first_imgOver the past few years, trade publications have been awash with articles and advice on branch transformation. This is an extremely important topic given the transaction trends we read about. With members coming into the branch less frequently, credit unions need to be poised to make the most out of each member interaction.As the story continues, we learn that the nature of the retail branch is changing. Its past role as a transaction venue is being supplanted (rightfully so) by a role as a solution and sales center.Think of it this way: If a member bypasses the credit union’s ATMs, web site, mobile app, and phone center and has the AUDACITY to walk into a branch, that member must need something that he or she perceives can be accomplished best in a branch. Common sense and research data reveal that those activities include resolving problems and “big ticket” sales.While online and mobile account opening are capabilities at the forefront of electronic service delivery, nearly two-thirds of consumers expect to open new accounts in the branch.Further, consumers have a pronounced preference for personal interactions when resolving a problem or receiving member support.There are lively discussions about branch layout, universal bankers, teller pods, and ITMs. Experts wax poetic about customer engagement and the motivations that customers have for coming into a branch. All of that is fine information and many institutions have done a great job transforming their branches, but the big issue is one of culture. Specifically, the big question is: Are your branch employees trained and prepared to address problems and discuss products as a financial authority?Without a well-trained, engaging culture, branch transformation – simply focusing on remodeling facilities – may fall flat. Said differently, the branch environment must support a culture in which well-trained, engaging employees work directly with their members to resolve issues, address concerns, and connect their customers with appropriate products and services. Four key activities are needed before embarking on a complete branch transformation journey:Cultural Assessment – Within the institution’s current environment, is the culture one of proactive member support? This is a question that requires candid self-analysis. It’s OK if the answer is “no.” That helps determine where the branch transformation process begins.Cultural Goal – What is the desired customer experience within the branch? This is a “blue sky” question. It’s important to think broadly and conceptually about this topic. There is a tendency to limit thinking to what happens in the current branch rather that what should happen if there were no preexisting conditions (see the next question).Branch Assessment – Is the current environment focused on transactions or member engagement? Frequently, traditional branches may put barriers (sometimes literally) between employees and customers. The institution must come to a good understanding of what does and does not support their cultural goals. This sets the stage for planning facilities that are aligned with cultural and member services objectives.Action Plan – The institution can plan and implement branch transformation most effectively once it understands its cultural condition, cultural goal, and the conduciveness of its branches in supporting the goal. Responses to these conditions may result in changes to hiring and training, branch staffing, technology and core processor decisions, and branch design-build (remodels or new facilities).Tremendous results are possible when these factors are properly balanced. Banks and credit unions that embrace a complete solution experience dramatic results.A bank in Middle Tennessee transformed its customer service culture and then transformed a very busy branch to support the culture. As a result, employee overhead was reduced, customer engagement and satisfaction were improved, and the payback on the investment was achieved in less than two years.According to FDIC reports, a community bank in the Southwest organically grew its assets from $1.0 billion to $3.5 billion in five years by transforming its customer service culture and supporting that transformation with appropriate branch designs.NCUA loan and asset data prove a credit union in Tennessee grew its loan portfolio by 50% in four years, and another in the Carolinas grew its book of business by over $100 million in a similar period, both by combining cultural and physical transformations. 298SHARESShareShareSharePrintMailGooglePinterestDiggRedditStumbleuponDeliciousBufferTumblr,John Hyche At LEVEL5, “Think Strategically, Build Creatively” is not just a tagline, it’s the culture. John Hyche guides the “think strategically” portion of LEVEL5’s services. In this role, John … Web: www.level5.com Detailslast_img read more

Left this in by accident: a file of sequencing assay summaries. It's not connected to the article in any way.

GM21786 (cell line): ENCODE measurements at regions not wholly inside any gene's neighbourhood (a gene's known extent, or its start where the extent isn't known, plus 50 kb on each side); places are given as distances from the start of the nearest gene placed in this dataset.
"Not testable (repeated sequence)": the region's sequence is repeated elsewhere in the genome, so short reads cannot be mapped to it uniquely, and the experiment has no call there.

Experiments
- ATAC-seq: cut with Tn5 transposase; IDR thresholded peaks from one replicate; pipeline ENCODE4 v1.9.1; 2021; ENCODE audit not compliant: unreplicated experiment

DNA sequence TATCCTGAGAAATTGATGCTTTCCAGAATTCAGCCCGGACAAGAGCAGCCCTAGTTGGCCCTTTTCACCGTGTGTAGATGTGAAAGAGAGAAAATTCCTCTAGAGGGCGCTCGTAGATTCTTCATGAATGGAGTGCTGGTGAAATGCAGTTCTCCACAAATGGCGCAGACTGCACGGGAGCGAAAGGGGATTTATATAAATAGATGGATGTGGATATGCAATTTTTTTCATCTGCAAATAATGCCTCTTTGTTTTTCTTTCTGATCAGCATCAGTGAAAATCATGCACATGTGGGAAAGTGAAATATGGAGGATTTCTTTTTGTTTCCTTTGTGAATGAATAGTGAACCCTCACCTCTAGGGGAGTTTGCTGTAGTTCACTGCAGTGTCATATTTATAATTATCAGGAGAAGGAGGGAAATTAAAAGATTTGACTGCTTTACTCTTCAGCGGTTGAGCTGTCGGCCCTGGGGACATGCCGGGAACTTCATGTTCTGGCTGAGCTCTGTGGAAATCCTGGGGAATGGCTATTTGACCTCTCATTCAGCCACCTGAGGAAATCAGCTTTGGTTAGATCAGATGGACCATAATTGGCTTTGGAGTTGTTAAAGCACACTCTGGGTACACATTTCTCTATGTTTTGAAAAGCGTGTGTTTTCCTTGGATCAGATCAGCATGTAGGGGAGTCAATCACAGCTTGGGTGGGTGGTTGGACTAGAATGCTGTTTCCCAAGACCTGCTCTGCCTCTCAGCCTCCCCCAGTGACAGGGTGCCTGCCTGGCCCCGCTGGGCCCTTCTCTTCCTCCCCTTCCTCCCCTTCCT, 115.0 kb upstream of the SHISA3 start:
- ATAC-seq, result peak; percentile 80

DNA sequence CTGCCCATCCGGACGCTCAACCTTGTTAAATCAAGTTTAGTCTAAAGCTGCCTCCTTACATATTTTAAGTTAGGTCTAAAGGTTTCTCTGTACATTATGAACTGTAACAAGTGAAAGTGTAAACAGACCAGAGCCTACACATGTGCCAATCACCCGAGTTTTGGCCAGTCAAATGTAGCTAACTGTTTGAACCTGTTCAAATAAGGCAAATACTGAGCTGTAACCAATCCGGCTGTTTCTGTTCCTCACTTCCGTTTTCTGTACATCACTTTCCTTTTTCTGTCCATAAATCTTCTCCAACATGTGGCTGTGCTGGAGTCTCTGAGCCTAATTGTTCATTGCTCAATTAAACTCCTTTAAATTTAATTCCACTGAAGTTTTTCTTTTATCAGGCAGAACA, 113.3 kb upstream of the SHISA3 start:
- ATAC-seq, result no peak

The art of credit union disaster recovery tabletop exercises